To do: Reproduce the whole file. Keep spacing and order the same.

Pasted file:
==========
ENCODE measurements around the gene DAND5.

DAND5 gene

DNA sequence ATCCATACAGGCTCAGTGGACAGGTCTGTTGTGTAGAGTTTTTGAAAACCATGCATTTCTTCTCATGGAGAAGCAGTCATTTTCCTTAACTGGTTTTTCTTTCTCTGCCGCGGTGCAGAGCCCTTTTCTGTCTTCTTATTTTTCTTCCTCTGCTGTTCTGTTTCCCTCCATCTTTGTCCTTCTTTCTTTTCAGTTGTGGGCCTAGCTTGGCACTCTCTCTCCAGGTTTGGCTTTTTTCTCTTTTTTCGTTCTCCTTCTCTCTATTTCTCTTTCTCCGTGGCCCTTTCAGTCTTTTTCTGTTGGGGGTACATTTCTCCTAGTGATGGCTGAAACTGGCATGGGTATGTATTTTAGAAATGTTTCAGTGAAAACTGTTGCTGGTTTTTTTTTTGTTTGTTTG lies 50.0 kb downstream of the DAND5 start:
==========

ENCODE measurements around the gene DAND5.

DAND5 gene

DNA sequence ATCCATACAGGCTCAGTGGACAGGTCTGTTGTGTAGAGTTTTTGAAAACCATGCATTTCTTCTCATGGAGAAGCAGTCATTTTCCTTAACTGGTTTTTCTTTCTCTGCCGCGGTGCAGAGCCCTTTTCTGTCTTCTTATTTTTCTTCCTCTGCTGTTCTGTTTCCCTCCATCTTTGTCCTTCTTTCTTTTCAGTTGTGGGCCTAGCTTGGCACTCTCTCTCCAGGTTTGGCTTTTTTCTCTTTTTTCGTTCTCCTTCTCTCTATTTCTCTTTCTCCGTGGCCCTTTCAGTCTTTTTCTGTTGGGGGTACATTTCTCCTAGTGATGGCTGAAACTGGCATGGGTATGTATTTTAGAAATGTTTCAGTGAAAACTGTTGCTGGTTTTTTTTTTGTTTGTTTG lies 50.0 kb downstream of the DAND5 start: